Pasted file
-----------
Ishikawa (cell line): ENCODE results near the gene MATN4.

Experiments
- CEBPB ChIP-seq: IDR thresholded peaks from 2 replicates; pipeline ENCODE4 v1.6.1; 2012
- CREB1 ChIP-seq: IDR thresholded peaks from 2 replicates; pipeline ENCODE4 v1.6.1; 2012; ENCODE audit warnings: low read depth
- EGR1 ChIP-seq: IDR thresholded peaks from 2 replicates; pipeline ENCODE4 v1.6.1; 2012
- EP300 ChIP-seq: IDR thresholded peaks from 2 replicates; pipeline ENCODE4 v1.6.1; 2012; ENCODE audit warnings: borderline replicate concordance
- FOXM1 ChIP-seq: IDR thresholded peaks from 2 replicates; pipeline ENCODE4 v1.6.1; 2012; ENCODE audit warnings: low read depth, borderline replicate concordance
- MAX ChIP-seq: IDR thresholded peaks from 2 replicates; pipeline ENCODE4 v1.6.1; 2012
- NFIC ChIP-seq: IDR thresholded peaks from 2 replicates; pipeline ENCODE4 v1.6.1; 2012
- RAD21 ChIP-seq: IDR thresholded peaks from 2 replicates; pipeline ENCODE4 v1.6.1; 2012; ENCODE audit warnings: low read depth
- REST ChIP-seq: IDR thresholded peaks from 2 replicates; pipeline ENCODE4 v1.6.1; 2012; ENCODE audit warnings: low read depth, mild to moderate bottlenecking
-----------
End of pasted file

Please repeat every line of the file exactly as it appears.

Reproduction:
Ishikawa (cell line): ENCODE results near the gene MATN4.

Experiments
- CEBPB ChIP-seq: IDR thresholded peaks from 2 replicates; pipeline ENCODE4 v1.6.1; 2012
- CREB1 ChIP-seq: IDR thresholded peaks from 2 replicates; pipeline ENCODE4 v1.6.1; 2012; ENCODE audit warnings: low read depth
- EGR1 ChIP-seq: IDR thresholded peaks from 2 replicates; pipeline ENCODE4 v1.6.1; 2012
- EP300 ChIP-seq: IDR thresholded peaks from 2 replicates; pipeline ENCODE4 v1.6.1; 2012; ENCODE audit warnings: borderline replicate concordance
- FOXM1 ChIP-seq: IDR thresholded peaks from 2 replicates; pipeline ENCODE4 v1.6.1; 2012; ENCODE audit warnings: low read depth, borderline replicate concordance
- MAX ChIP-seq: IDR thresholded peaks from 2 replicates; pipeline ENCODE4 v1.6.1; 2012
- NFIC ChIP-seq: IDR thresholded peaks from 2 replicates; pipeline ENCODE4 v1.6.1; 2012
- RAD21 ChIP-seq: IDR thresholded peaks from 2 replicates; pipeline ENCODE4 v1.6.1; 2012; ENCODE audit warnings: low read depth
- REST ChIP-seq: IDR thresholded peaks from 2 replicates; pipeline ENCODE4 v1.6.1; 2012; ENCODE audit warnings: low read depth, mild to moderate bottlenecking